The former (DI-177) is issued for “failures”; that is where the arrested driver submits to the chemical test and the results of the test reveal an unlawful bodily alcohol content (BAC) or the presence of a controlled substance or other intoxicating substance, or any combination of them.

The latter (DI-93) is issued where the arrested driver refuses a chemical test at the request of a police officer.

Both forms, the DI-177 and DI-93 include a temporary driving permit that remains valid until the underlying criminal case resolved or a subsequent licensing action has been imposed by the Michigan Secretary of State.

Both permits provide the operator with the same driving privileges they possessed at the time of the arrest. This last point is extremely important because that many police officers erroneously inform drivers who have refused a chemical test that their licenses are immediately suspended after the DUI license confiscation and that the DI-93 Form does not allow them to drive. That is simply incorrect.

REFUSAL TO SUBMIT TO CHEMICAL TEST

The DI-93 refusal form includes an explanation of the operator’s appeal rights which include a request for hearing. It is imperative that the operator who has been cited for a refusal submit his or her request for hearing within 14 days of arrest. Otherwise the operator’s driving privileges will be automatically suspended for at least one year and 6 points will be added to his or her driving record. In that case, the only option for the operator to secure any driving privileges would involve a “hardship” appeal to the circuit court.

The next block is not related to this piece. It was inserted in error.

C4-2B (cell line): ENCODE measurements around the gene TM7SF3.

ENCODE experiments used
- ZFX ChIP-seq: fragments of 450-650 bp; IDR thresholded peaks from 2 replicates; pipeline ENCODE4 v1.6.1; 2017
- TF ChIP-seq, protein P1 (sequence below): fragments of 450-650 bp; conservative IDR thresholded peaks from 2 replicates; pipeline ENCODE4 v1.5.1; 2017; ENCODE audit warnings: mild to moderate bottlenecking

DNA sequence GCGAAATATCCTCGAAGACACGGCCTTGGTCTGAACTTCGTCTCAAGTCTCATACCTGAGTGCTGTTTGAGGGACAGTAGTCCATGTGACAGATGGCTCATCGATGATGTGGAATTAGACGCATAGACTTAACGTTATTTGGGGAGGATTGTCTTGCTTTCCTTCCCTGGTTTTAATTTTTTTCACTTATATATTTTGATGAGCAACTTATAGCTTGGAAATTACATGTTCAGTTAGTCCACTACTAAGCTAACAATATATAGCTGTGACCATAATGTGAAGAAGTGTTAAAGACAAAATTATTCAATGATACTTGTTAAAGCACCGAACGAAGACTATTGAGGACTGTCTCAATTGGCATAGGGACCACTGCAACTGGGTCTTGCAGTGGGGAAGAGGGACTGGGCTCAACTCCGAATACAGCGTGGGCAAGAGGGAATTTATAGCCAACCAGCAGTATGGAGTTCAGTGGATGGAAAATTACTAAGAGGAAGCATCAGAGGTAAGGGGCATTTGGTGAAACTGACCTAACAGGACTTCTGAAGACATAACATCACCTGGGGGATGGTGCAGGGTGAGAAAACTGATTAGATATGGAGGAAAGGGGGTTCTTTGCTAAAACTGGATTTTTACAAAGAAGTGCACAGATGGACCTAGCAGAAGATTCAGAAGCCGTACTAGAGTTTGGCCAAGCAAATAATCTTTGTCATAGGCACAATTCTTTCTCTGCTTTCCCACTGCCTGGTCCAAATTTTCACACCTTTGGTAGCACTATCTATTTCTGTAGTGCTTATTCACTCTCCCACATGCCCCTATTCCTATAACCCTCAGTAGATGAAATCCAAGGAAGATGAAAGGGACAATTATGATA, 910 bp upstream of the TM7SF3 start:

If an operator timely appeals a “refusal” report submitted by the arresting officer, the Administrative Hearings Section (AHS) of the Secretary of State will schedule a hearing at one of the branch offices throughout the state. Once the hearing date is scheduled it can only be adjourned once by either party for good cause.

If the officer who issued the DI-93 fails to appear at the hearing the driver automatically prevails by default. If the officer appears the driver may still prevail unless the officer meets the burden of proof with respect to four statutory requirements: 1) that the officer had reasonable grounds to believe that the driver was driving drunk, drugged or impaired; 2) that the driver was placed under arrest for drunk, drugged or impaired driving; 3) that the driver was properly advised of the statutory chemical test rights; and 4) whether the driver’s refusal to submit to the chemical test was reasonable.

HIRE AN EXPERIENCED LAWYER REGARDING YOUR
MICHIGAN DUI LICENSE CONFISCATION

If you or anyone you know has been arrested for suspected drunk or drugged driving and was issued a DI-177 or DI-93 form call Michigan’s Premier DUI Defense Attorney Edward Duke at 248-409-0484 to discuss the specifics of your case.

Click Here to Contact Edward Earl Duke

Contact Us

180 High Oak, Suite 205

Bloomfield Hills, MI 48304

(248) 409-0484

Summary
Michigan DUI License Confiscation
Article Name
Michigan DUI License Confiscation
Description
Important facts regarding license confiscation after a drunk or drugged driving arrest are explained by experienced DUI Lawyer Edward Earl Duke II.
Author
Duke Law Group